By Crescenzo Vellucci
Vanguard Sacramento Bureau Chief
SACRAMENTO – It may not have been everything the Sacramento Homeless Union wanted, but the determined group scored a major victory here Thursday afternoon when Sacramento Superior Court Judge Laurie Earl issued a Writ of Mandate, requiring the City of Sacramento to comply with County Health Officer’s orders prohibiting the clearing of homeless encampments during the COVID-19 pandemic.
The court win may well be the first for the unsheltered in California. Although every county is different as far as how they treat the homeless, reportedly, San Diego unhoused forces are about to file an action to stop the city from forcing homeless into a dangerously one giant-size, overcrowded shelter.
The Sacramento Homeless Union has been fighting in court for months for this particular win, charging that the city’s endless “sweeps,” breaking up small to large encampments by the unhoused, was not just cruel, but contrary to the county’s orders – based on CDC guidelines – not to do it.
The sweeps, said the CDC, can spread the coronavirus through the community, increasing spread outside the homeless encampments, and endangering the community at large.
Sacramento Homeless Union President Crystal Sanchez welcomed the ruling: “Today is an amazing day where Justice prevailed for our unhoused community. Today the abuses of sweeps by our municipalities have been deemed by a court of law to be unlawful. Covid-19 has taught us all a lesson that each and every one of us could be facing what our unhoused face daily.”
According to the Sacramento Homeless Union – and backed by the court – the county health order mandates local governments “to allow people who are living unsheltered, in cars, R.V.’s and trailers, or in encampments to remain where they are unless the people living those locations are provided with real-time access to individual rooms or housing units for households with appropriate accommodations including for disabilities and b) a clear plan to safely transport those households.”
The court did exclude from the order Sacramento City Hall, where dozens of unsheltered people camp nightly, especially during the Winter.
The city fought till the end – arguing that the city doesn’t have to follow the CDC guidelines and county health orders.
The city also claimed, in a live hearing less than a week ago, that the CDC and county health order don’t actually “define” what an encampment is, suggesting the city can disregard the health order because of that.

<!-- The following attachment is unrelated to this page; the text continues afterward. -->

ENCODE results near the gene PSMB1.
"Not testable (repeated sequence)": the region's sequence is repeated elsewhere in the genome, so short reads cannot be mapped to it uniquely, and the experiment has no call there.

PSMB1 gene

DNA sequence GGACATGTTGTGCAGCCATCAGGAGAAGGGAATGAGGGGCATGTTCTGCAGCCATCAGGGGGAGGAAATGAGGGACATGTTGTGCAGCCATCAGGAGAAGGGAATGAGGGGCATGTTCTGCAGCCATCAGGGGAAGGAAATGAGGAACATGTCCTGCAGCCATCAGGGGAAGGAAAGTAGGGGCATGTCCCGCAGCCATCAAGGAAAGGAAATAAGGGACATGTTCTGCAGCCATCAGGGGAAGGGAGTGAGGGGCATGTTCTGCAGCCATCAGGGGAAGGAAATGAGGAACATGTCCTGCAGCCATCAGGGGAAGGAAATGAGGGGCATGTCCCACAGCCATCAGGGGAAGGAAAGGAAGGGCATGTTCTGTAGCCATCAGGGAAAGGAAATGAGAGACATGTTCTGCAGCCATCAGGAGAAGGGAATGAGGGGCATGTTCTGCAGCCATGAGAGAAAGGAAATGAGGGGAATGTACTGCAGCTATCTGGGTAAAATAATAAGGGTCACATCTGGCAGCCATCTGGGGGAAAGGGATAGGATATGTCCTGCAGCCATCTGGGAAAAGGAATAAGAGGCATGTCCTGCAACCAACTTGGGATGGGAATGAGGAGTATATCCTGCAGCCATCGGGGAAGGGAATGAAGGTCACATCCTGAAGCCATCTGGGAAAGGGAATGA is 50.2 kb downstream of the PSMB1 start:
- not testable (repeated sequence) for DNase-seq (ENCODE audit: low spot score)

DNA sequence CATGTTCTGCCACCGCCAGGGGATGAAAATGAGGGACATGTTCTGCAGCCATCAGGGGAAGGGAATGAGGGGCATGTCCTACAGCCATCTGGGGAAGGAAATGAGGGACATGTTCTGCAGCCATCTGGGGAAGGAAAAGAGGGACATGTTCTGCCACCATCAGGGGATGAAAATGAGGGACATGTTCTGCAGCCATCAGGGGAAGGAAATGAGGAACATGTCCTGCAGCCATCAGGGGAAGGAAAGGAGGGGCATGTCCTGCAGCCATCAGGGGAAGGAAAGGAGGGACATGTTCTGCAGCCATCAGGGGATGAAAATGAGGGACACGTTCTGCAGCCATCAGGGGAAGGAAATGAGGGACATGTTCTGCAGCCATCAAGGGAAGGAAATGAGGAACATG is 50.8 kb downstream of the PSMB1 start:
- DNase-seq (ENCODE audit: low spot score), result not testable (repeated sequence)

Additionally, the city – despite a mound of photos, declarations/witness statement, media coverage – even claimed it was not breaking up unsheltered camps.
“Sacramento City has a policy of keeping people in place,” said city lawyers in a hearing before the court a week ago. “We’re leaving them alone,” the city said, acting as if they weren’t sure if encampments being swept recently were even in the city.
“The City and county are prohibited from taking down these encampments,” insisted Sacramento Homeless Union chief counsel Antony Prince at the hearing.
“Although we did not get everything we sought, we are pleased that the Court has ordered the City to obey the County Health Officer’s Order which expressly warns that ‘clearing encampments causes people to disperse throughout the community…increasing the potential for infectious disease spread.’ The Union got a victory here, but the fight won’t be over until we have won dignity and housing for all,” said Prince.
Judge Earle put the matter to rest as to whether the city can – as they have for many years and decades, long before COVID-19 – disturb the sleep and roust those with no homes in the middle of the night.
“Because the evidence shows that the City has violated this order,” ruled Judge Earl, “a writ of Mandate will issue ordering it to comply.”
The union lost this day on another couple of points.
Regarding hygiene, the court denied the city or county have to provide toilets or handwashing.
“Petitioners also seek a writ of mandate ordering the City and County to comply with CDC guidelines regarding implementation of hygiene measures in homeless encampments…guidelines suggest actions government entities can take to protect homeless persons from the spread of COVID-19, including ensuring homeless encampments have access to restroom facilities or, if such facilities are not available nearby, providing access to portable toilets with hand washing facilities for encampments of more than IO people,” wrote the court.
And the union charged in moving papers that the city has made big promises about finding motel rooms and other housing for the unhoused, but has failed to do so, not offering housing to people when they are rousted.
But the court said the document only provides guidance and “does not impose a mandatory duty,” adding “Although the Court is sympathetic to the plight of the homeless, Petitioners identify no law that imposes a mandatory and ministerial duty on the City and County to place all homeless residents in temporary housing or to commandeer a sufficient number of hotel rooms to do so.”
”In a perfect world, and pandemic or no pandemic, all people would have access to a basic level of clean and safe housing. Petitioners fail to convince, however, that the law imposes a mandatory duty on the City and County to create such a perfect world,” the judge opined.
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